How The City Affects Mental Health
There can be no health without mental health. Good mental health is essential not just for our personal wellbeing, but also to achieve resilient, sustainable cities. Globally, 1 in 4 people will experience mental health problems: mental health disorders account for 7.4% of the burden of disease, and are now the leading cause of long-term disability worldwide.
Good mental health can improve people's enjoyment, coping skills, and relationships, educational achievement, employment, housing and economic potential, help reduce physical health problems, ease healthcare and social care costs, build social capital, and decrease suicides.
The physical and social environments of urban life can contribute both positively and negatively to mental health and wellbeing. Cities are associated with higher rates of most mental health problems compared to rural areas: an almost 40% higher risk of depression, over 20% more anxiety, and double the risk of schizophrenia, in addition to more loneliness, isolation and stress. (click here for more detail).
Three reasons why people in cities may have increased mental health problems
- Pre-existing risk factors: Many people move to the city in search of better services, economic and social opportunities, and distance from past negative experiences. Some of the reasons that some people may seek these things happen to be risk factors for mental health problems: for example, poverty, unemployment, homelessness, physical and mental health problems, previous trauma, personal crises, family break up, addiction, and immigration. This social drift engenders a population who are particularly predisposed to mental disorders.
- Social factors: People with pre-existing risk factors, particularly poverty, minority status, or existing mental health problems often encounter negative disparities in the city. For example, this can involve physical and psychological segregation into neighbourhoods that may be characterised by poverty and social challenges, engendering feelings of injustice and hopelessness, and experiences of prejudice and discrimination that may affect mental health. Low social cohesion and crime victimisation have been found to increase the risk of psychosis in childhood.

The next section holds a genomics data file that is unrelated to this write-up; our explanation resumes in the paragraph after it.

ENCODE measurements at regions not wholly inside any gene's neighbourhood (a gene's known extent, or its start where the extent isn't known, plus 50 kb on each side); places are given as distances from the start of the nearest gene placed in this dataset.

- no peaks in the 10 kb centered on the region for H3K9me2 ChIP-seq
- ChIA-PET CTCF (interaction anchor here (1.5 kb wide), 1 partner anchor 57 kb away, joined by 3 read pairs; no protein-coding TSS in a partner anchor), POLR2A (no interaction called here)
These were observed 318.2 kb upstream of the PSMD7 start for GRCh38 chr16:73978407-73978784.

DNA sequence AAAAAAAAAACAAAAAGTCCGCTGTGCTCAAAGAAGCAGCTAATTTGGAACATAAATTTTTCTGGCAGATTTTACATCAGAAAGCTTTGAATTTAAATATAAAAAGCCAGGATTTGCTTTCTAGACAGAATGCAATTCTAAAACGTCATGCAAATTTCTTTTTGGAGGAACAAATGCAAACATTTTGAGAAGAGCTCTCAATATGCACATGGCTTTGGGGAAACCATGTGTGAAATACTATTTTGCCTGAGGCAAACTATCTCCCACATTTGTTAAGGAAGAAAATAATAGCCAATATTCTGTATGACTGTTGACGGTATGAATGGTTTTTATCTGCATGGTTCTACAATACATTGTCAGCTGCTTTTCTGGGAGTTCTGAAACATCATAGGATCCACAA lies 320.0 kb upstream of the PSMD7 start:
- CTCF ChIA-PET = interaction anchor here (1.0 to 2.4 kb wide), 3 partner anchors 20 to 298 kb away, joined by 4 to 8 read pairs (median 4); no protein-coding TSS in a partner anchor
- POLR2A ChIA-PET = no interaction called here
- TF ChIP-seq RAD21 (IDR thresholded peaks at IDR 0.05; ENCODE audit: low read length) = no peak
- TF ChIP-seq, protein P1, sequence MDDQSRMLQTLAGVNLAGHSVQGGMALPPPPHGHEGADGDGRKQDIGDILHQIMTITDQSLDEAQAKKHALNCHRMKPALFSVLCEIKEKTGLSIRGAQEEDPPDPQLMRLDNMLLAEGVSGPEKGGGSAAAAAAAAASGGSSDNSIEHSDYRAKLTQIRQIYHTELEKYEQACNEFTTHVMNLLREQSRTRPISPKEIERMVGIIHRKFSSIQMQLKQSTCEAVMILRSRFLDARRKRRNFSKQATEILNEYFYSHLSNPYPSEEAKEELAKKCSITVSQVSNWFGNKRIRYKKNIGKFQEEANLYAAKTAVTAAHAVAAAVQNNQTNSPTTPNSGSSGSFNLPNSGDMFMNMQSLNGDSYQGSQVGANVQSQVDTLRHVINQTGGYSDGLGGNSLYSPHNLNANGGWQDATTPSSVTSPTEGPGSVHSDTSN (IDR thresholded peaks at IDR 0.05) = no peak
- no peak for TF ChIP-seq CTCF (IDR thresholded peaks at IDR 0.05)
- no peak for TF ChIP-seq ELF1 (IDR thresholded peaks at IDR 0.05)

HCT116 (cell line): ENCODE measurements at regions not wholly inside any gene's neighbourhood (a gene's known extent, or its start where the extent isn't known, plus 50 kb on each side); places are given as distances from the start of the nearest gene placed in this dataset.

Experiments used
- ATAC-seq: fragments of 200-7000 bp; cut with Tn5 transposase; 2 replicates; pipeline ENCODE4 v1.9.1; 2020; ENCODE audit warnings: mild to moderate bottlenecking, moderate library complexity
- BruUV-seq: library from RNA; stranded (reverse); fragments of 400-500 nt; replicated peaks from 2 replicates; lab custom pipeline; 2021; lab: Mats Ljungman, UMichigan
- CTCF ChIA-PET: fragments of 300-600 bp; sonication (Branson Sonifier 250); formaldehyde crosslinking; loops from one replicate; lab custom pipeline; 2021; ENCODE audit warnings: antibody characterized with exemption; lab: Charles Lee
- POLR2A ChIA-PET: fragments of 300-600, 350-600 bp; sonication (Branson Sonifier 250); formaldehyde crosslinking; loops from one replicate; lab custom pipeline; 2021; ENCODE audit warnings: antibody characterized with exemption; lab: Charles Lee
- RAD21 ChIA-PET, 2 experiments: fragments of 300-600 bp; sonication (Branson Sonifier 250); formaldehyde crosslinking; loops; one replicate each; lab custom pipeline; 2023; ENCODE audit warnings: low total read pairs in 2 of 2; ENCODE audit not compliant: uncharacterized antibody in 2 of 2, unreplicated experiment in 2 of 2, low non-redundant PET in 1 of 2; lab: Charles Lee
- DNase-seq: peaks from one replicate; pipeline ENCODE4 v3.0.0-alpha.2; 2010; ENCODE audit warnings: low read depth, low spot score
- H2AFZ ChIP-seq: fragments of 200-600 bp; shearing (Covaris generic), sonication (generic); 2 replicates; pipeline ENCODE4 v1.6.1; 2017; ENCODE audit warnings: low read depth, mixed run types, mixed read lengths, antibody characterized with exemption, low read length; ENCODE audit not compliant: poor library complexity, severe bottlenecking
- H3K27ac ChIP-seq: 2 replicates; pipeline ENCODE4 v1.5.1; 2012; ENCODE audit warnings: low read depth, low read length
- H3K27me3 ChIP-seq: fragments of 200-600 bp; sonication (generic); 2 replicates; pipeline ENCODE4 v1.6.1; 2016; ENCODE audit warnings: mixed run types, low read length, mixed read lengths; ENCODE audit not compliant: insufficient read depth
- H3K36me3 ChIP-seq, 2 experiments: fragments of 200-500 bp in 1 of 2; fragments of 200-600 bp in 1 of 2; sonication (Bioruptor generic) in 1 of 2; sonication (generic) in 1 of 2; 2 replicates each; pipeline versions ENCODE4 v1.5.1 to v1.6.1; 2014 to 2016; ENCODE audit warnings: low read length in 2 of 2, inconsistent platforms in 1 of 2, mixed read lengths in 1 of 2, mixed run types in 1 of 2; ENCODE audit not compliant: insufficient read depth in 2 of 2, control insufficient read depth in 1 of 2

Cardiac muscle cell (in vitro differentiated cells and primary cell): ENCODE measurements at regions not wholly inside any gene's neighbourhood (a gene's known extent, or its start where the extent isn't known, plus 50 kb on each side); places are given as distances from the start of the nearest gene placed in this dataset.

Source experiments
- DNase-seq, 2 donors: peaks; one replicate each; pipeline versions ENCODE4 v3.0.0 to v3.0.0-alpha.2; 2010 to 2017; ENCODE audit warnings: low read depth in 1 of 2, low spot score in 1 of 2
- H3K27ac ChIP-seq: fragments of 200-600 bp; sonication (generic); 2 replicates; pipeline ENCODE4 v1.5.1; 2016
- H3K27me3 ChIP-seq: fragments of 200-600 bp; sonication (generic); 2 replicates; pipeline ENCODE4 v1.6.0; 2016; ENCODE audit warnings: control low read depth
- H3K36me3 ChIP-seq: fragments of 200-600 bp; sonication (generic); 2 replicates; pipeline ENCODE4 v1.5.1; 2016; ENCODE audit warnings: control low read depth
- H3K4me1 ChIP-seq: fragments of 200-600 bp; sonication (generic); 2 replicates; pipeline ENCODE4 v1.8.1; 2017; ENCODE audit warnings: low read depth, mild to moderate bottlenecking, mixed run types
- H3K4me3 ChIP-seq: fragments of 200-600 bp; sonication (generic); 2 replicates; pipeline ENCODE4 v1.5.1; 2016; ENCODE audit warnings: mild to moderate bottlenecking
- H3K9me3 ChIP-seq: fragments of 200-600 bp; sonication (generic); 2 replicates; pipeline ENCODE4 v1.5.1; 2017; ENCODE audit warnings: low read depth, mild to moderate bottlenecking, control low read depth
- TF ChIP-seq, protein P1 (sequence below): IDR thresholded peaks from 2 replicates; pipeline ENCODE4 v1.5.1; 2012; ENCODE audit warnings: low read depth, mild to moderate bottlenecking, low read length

- Environmental factors: The urban setting can affect people in two key ways: increasing stimuli, and stripping away of protective factors.
- Overload: People who live in the city experience an increased stimulus level: density, crowding, noise, smells, sights, disarray, pollution and intensity of other inputs. Every part of the urban environment is deliberately designed to assert meanings and messages. These stimuli trigger action and thought on a latent level of awareness, and become more potent as an inability to ‘cope’ sets in. This can have the effect of overload: increasing the body's baseline levels of arousal, stress, and preparedness, but also driving people to seek relief: quiet, private spaces; over time this urge may evolve into social isolation associated with depression and anxiety, and also forms the basis of the ecological hypothesis of schizophrenia.
- Erosion of protective factors: People who live in the city may find that they have less access to the factors that are protective for good mental health than those in rural areas. For example, they may have diminished access to nature, fewer opportunities to integrate exercise as part of their daily routines, and reduced leisure time as increased time is spent at work and commuting around the city. People may find themselves feeling unsafe, having less privacy, and even less sleep, due to factors like crowding, light, noise and stress. Rural to urban migration often sees people leaving behind their strong social networks of friends and family, and it takes time to develop similarly supportive social capital in the city. This may particularly be the case as urban dwellers may be reluctant to engage in social interactions, to avoid overstimulation, due to safety concerns, or because of the reduced likelihood of future relationships with each individual they encounter. As these protective factors erode, people become more vulnerable to developing mental health problems.
LEARN how urban design can affect mental health here